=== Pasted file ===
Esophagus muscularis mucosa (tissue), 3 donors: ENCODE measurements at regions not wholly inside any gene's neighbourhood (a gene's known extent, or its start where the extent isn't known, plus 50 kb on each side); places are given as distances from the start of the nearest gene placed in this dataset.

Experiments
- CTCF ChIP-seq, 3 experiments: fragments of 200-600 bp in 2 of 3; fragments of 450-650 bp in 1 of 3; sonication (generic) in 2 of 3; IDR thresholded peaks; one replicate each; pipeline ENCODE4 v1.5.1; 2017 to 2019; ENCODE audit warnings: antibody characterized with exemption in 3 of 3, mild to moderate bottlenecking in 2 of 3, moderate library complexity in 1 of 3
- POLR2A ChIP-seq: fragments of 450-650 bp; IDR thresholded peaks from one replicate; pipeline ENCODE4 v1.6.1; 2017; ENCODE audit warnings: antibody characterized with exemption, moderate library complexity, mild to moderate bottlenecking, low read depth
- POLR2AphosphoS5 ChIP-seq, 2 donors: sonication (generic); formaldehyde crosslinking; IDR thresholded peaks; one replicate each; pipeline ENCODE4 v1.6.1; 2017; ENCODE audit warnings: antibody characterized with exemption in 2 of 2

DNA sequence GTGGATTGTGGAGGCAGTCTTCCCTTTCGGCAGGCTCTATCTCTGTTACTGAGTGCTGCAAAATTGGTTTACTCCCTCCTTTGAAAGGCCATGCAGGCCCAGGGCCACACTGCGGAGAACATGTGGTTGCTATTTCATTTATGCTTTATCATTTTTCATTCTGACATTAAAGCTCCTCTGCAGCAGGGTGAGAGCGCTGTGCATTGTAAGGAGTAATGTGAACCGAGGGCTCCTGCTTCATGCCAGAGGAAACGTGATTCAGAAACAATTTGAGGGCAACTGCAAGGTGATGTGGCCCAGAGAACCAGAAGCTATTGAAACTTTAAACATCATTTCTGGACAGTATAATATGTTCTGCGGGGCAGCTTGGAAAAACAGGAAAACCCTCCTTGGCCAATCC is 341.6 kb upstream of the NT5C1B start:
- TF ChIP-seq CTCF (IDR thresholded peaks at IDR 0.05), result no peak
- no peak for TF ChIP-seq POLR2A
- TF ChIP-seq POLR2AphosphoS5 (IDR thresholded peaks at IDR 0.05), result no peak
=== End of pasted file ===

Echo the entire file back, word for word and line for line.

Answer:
Esophagus muscularis mucosa (tissue), 3 donors: ENCODE measurements at regions not wholly inside any gene's neighbourhood (a gene's known extent, or its start where the extent isn't known, plus 50 kb on each side); places are given as distances from the start of the nearest gene placed in this dataset.

Experiments
- CTCF ChIP-seq, 3 experiments: fragments of 200-600 bp in 2 of 3; fragments of 450-650 bp in 1 of 3; sonication (generic) in 2 of 3; IDR thresholded peaks; one replicate each; pipeline ENCODE4 v1.5.1; 2017 to 2019; ENCODE audit warnings: antibody characterized with exemption in 3 of 3, mild to moderate bottlenecking in 2 of 3, moderate library complexity in 1 of 3
- POLR2A ChIP-seq: fragments of 450-650 bp; IDR thresholded peaks from one replicate; pipeline ENCODE4 v1.6.1; 2017; ENCODE audit warnings: antibody characterized with exemption, moderate library complexity, mild to moderate bottlenecking, low read depth
- POLR2AphosphoS5 ChIP-seq, 2 donors: sonication (generic); formaldehyde crosslinking; IDR thresholded peaks; one replicate each; pipeline ENCODE4 v1.6.1; 2017; ENCODE audit warnings: antibody characterized with exemption in 2 of 2

DNA sequence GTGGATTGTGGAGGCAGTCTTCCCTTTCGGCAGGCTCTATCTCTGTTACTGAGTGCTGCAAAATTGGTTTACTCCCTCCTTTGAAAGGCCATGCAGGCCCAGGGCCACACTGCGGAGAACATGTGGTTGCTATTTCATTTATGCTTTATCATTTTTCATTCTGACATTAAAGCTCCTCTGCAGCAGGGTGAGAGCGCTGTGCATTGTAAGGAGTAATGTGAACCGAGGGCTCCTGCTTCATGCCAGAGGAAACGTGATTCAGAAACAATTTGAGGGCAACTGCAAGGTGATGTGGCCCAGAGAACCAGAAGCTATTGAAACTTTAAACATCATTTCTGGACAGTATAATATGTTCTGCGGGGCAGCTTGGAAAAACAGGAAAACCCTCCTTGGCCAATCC is 341.6 kb upstream of the NT5C1B start:
- TF ChIP-seq CTCF (IDR thresholded peaks at IDR 0.05), result no peak
- no peak for TF ChIP-seq POLR2A
- TF ChIP-seq POLR2AphosphoS5 (IDR thresholded peaks at IDR 0.05), result no peak